Yes, the Chapman bounty hunters are rough around the edges. I'm sure they've offended many people's sensibilities with their rough language at times, and Dog's wife Beth is a particular irritation to many people -- criminals & viewers alike. She's a whole different kind of woman than most of us ever know in our lifetimes -- but she, too, plays a vital role in their mission. This entire group of people is effective *because* they are different than the mainstream public, and they know it.
So why am I extolling the virtues of the bounty hunters at Da Kine Bail Bonds in Hawaii? I don't even live in Hawaii (wish I did sometimes, but I don't), and I'm not the starry-eyed type who idolizes people she sees on TV or in a concert -- so why do they matter to me? Because I'm tired of seeing good people treated like garbage when money talks. The only reason the Mexican government wants to prosecute those bounty hunters is because there's big money involved. They don't care what kind of scum Luster or any other criminal might be: they only care about economic impact. The Mexican justice system has long been known for its corruption, to the point that many Americans won't even visit Mexico for fear of being jailed on some trumped-up charges. If a Mexican government official smells American dollars, he wants what he believes is his "fair share." That's a generalization, although I'm sure there are some honorable Mexican officials. Unfortunately, they appear to be in the minority.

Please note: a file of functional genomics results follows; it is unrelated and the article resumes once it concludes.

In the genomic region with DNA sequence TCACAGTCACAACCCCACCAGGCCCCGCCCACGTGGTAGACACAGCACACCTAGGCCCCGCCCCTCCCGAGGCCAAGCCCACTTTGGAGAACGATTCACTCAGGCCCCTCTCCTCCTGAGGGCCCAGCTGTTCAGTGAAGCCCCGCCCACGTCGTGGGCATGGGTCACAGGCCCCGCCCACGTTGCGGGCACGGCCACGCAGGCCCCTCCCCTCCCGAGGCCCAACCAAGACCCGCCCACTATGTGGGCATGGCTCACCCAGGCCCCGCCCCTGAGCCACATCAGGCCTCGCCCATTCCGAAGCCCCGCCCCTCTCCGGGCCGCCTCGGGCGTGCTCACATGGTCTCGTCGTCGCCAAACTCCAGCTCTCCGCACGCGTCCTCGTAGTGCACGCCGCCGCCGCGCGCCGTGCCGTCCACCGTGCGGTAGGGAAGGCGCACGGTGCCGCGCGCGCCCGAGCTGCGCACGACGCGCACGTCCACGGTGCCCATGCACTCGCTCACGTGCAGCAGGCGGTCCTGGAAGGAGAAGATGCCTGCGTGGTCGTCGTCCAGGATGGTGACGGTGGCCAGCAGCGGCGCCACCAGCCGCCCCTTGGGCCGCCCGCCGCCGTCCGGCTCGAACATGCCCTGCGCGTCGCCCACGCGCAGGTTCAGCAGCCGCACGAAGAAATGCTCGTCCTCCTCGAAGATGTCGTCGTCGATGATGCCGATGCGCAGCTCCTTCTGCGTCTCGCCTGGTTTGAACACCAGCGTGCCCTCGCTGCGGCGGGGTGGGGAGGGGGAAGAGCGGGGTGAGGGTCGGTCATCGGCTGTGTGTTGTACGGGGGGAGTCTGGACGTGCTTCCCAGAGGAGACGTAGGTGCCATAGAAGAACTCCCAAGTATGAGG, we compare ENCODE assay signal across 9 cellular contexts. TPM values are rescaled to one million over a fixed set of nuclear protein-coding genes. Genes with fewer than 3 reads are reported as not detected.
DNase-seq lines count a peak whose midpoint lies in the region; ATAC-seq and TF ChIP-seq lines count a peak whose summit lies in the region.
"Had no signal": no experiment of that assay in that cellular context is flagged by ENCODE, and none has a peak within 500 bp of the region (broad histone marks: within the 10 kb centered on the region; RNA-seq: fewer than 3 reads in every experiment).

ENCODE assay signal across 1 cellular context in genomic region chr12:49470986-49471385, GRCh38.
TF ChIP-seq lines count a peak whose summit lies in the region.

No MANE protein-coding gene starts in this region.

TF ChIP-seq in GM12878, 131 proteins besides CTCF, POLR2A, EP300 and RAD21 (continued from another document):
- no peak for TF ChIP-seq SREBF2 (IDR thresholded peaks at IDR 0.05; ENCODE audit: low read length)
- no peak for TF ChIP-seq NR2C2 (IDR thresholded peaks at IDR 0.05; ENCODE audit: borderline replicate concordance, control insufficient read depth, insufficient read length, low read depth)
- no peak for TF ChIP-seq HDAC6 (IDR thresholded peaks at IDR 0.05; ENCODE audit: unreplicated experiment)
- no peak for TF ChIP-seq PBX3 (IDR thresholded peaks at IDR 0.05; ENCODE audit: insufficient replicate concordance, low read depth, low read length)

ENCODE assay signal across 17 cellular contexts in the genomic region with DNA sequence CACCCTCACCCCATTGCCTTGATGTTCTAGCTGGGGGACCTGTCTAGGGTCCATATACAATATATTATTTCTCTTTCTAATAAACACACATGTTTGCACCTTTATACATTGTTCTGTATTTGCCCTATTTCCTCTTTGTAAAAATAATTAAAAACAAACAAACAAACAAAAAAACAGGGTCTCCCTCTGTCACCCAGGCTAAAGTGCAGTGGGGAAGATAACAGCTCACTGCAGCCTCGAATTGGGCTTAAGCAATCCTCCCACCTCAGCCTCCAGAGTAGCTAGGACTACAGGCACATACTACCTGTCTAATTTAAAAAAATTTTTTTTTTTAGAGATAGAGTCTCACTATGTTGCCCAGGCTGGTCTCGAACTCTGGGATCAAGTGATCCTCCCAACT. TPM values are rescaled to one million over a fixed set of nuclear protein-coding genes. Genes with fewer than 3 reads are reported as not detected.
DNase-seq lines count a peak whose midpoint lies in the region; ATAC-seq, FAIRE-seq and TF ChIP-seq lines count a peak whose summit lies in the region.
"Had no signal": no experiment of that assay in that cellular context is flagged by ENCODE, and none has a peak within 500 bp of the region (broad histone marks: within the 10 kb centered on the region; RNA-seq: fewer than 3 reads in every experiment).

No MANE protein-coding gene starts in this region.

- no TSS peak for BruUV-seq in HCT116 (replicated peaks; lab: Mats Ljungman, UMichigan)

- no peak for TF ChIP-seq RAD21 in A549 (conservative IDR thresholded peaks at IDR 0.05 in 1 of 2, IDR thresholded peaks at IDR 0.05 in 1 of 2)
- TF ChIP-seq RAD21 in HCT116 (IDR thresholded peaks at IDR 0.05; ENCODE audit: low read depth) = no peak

Andrew Luster's fortune is talking to those Mexican officials, in one form or another. There's no way for the officials to justify their attempts to put the Chapmans away: all the bounty hunters are guilty of is making the streets of Puerta Vallarta (and everywhere else) a whole lot safer by taking a rapist off the streets. No matter how you slice it, catching a convicted rapist so he can be locked away is definitely a good thing. It can't be construed any other way. If our government agrees to extradition of those three men, there is something seriously wrong with our system.
A vacation in Mexico is less expensive than one in Hawaii & therefore more attractive to many Americans, including myself, but I've decided not to spend any more of my money in Mexico. I'll just have to save up a little more for another visit to fabulous Hawaii. I refuse to provide economic support to a government so corrupt that it attempts to penalize people who make it safer. And with this recent reminder about Mexican policies, I wouldn't feel safe in Mexico again anyway. Not that I ever did actually feel safe there, of course, but I turned a blind eye to what I knew was going on. It seemed worth the risk to have an inexpensive vacation. Now it doesn't.
Will anyone join me in boycotting Mexico? They need American dollars. This is a great chance to have an impact. Just imagine the impact if there were no American tourists in Mexico for a year...